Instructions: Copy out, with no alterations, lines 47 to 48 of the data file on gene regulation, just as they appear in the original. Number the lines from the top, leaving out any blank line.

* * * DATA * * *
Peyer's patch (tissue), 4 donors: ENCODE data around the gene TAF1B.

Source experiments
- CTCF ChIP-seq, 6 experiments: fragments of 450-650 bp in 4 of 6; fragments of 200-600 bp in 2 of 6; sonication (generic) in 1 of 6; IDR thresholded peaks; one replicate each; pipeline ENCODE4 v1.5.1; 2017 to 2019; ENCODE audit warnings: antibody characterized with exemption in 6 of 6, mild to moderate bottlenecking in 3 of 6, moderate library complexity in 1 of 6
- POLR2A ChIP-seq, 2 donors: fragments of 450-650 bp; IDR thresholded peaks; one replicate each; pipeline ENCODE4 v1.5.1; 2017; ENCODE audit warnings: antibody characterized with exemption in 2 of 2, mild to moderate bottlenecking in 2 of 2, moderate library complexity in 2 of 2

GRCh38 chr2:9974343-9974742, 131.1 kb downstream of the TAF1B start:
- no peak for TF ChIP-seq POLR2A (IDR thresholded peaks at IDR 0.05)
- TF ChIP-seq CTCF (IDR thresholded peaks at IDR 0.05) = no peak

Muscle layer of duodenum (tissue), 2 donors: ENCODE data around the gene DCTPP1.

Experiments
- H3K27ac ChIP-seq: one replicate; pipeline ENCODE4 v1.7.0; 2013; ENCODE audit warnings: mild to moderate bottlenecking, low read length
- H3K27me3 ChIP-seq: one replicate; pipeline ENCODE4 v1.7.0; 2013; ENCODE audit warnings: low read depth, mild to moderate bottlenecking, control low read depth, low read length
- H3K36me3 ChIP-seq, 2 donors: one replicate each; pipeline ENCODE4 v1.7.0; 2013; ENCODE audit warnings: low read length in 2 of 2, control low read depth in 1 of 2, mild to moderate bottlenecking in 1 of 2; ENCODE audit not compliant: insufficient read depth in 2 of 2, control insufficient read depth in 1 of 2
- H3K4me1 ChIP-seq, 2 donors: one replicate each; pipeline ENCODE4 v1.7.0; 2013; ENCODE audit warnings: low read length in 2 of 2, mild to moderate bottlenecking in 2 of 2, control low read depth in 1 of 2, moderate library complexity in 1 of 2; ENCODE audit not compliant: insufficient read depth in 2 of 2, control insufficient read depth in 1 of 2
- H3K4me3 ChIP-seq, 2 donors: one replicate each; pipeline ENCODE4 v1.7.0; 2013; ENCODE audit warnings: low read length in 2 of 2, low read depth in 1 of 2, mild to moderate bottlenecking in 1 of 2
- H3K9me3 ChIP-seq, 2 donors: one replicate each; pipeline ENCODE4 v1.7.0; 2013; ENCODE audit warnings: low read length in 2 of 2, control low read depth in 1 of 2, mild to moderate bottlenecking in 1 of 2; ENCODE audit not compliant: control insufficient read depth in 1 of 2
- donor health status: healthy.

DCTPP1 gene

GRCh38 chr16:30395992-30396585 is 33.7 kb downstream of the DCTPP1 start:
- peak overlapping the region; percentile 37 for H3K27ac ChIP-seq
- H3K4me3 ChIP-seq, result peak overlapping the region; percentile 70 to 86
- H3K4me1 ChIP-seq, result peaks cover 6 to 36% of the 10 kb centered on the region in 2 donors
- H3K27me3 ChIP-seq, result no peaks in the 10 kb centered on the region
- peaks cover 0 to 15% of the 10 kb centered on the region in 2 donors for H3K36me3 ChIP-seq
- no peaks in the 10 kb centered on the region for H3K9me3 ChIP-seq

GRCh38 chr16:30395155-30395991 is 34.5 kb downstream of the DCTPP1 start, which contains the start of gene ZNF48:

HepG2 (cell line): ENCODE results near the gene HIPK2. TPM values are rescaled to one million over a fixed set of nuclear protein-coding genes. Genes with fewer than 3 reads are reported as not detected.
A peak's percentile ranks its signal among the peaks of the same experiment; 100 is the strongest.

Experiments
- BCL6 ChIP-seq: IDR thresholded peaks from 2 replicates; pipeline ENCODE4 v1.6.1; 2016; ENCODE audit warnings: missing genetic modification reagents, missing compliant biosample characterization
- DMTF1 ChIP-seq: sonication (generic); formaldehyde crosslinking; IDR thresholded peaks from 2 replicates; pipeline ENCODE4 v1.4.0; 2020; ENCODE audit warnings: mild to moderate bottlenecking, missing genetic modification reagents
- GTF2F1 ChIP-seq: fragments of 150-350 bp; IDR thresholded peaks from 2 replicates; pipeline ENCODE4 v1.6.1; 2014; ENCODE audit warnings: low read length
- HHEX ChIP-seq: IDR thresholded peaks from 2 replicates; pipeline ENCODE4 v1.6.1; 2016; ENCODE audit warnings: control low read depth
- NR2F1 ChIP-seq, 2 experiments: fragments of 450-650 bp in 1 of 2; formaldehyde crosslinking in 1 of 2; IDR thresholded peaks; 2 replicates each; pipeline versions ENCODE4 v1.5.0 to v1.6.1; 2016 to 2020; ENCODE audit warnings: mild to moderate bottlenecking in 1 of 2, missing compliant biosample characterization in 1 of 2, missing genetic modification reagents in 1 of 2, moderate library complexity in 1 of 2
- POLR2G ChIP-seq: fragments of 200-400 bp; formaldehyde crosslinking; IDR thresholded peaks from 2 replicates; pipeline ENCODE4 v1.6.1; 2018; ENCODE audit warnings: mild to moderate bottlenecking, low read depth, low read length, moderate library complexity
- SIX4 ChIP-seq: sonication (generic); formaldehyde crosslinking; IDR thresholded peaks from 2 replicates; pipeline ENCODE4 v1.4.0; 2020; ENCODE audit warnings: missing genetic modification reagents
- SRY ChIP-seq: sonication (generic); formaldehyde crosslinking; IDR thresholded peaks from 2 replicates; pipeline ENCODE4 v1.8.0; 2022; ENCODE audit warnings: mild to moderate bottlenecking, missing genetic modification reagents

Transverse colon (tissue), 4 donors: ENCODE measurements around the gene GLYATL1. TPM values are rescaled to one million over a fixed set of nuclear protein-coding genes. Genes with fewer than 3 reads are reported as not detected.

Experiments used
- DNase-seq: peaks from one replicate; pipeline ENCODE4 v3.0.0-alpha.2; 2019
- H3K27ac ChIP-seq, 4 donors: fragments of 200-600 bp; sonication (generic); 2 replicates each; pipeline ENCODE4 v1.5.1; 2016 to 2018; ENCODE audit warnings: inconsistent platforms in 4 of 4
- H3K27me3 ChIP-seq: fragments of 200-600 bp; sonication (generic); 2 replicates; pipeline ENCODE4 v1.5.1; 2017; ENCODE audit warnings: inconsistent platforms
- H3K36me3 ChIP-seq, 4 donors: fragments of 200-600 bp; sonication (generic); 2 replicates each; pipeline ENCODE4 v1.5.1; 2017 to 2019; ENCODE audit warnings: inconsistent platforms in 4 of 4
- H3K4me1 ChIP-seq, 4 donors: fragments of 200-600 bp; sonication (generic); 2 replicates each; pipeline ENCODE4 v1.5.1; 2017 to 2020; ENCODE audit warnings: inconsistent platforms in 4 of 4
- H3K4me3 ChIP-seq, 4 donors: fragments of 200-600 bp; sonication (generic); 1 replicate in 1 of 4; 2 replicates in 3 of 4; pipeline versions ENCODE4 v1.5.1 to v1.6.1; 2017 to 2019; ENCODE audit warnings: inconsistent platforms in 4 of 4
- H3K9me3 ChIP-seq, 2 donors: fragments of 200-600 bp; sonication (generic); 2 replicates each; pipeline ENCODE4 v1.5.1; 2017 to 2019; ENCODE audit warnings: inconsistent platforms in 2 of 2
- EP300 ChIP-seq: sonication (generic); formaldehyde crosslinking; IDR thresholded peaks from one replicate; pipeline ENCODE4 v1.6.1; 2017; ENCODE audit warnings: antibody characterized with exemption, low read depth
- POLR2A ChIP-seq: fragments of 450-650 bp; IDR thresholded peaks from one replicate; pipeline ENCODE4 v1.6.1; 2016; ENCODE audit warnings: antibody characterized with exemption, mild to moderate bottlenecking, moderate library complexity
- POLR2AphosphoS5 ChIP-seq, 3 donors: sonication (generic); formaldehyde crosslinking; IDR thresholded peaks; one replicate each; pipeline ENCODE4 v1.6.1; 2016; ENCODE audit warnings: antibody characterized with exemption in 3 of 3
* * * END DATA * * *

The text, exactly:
- POLR2A ChIP-seq: fragments of 450-650 bp; IDR thresholded peaks from one replicate; pipeline ENCODE4 v1.6.1; 2016; ENCODE audit warnings: antibody characterized with exemption, mild to moderate bottlenecking, moderate library complexity
- POLR2AphosphoS5 ChIP-seq, 3 donors: sonication (generic); formaldehyde crosslinking; IDR thresholded peaks; one replicate each; pipeline ENCODE4 v1.6.1; 2016; ENCODE audit warnings: antibody characterized with exemption in 3 of 3